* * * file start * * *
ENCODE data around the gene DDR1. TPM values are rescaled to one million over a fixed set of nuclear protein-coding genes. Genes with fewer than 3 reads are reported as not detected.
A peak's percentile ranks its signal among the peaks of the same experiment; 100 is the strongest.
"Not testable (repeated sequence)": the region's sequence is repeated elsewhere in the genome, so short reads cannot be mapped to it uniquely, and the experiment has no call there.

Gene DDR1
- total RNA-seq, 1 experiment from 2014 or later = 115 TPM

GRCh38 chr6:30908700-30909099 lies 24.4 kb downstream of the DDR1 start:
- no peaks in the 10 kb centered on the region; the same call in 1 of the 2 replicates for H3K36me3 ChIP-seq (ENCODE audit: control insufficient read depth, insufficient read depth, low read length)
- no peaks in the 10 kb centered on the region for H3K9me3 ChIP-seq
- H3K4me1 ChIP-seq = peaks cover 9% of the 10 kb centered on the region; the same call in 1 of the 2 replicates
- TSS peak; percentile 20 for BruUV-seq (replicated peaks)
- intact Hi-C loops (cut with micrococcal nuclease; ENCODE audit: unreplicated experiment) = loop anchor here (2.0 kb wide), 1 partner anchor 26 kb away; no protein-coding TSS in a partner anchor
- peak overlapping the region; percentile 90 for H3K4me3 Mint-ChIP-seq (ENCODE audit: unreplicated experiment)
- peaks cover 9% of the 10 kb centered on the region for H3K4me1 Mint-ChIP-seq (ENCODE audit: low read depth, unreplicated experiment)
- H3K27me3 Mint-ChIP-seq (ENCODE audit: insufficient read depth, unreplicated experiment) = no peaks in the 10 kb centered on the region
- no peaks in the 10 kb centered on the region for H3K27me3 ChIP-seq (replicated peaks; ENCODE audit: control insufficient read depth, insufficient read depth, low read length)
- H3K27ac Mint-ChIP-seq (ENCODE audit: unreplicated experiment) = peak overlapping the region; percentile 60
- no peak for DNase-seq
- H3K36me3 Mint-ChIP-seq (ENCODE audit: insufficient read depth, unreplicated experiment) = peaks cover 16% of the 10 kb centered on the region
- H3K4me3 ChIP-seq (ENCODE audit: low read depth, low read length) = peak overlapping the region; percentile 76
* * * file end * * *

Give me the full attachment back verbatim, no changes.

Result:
ENCODE data around the gene DDR1. TPM values are rescaled to one million over a fixed set of nuclear protein-coding genes. Genes with fewer than 3 reads are reported as not detected.
A peak's percentile ranks its signal among the peaks of the same experiment; 100 is the strongest.
"Not testable (repeated sequence)": the region's sequence is repeated elsewhere in the genome, so short reads cannot be mapped to it uniquely, and the experiment has no call there.

Gene DDR1
- total RNA-seq, 1 experiment from 2014 or later = 115 TPM

GRCh38 chr6:30908700-30909099 lies 24.4 kb downstream of the DDR1 start:
- no peaks in the 10 kb centered on the region; the same call in 1 of the 2 replicates for H3K36me3 ChIP-seq (ENCODE audit: control insufficient read depth, insufficient read depth, low read length)
- no peaks in the 10 kb centered on the region for H3K9me3 ChIP-seq
- H3K4me1 ChIP-seq = peaks cover 9% of the 10 kb centered on the region; the same call in 1 of the 2 replicates
- TSS peak; percentile 20 for BruUV-seq (replicated peaks)
- intact Hi-C loops (cut with micrococcal nuclease; ENCODE audit: unreplicated experiment) = loop anchor here (2.0 kb wide), 1 partner anchor 26 kb away; no protein-coding TSS in a partner anchor
- peak overlapping the region; percentile 90 for H3K4me3 Mint-ChIP-seq (ENCODE audit: unreplicated experiment)
- peaks cover 9% of the 10 kb centered on the region for H3K4me1 Mint-ChIP-seq (ENCODE audit: low read depth, unreplicated experiment)
- H3K27me3 Mint-ChIP-seq (ENCODE audit: insufficient read depth, unreplicated experiment) = no peaks in the 10 kb centered on the region
- no peaks in the 10 kb centered on the region for H3K27me3 ChIP-seq (replicated peaks; ENCODE audit: control insufficient read depth, insufficient read depth, low read length)
- H3K27ac Mint-ChIP-seq (ENCODE audit: unreplicated experiment) = peak overlapping the region; percentile 60
- no peak for DNase-seq
- H3K36me3 Mint-ChIP-seq (ENCODE audit: insufficient read depth, unreplicated experiment) = peaks cover 16% of the 10 kb centered on the region
- H3K4me3 ChIP-seq (ENCODE audit: low read depth, low read length) = peak overlapping the region; percentile 76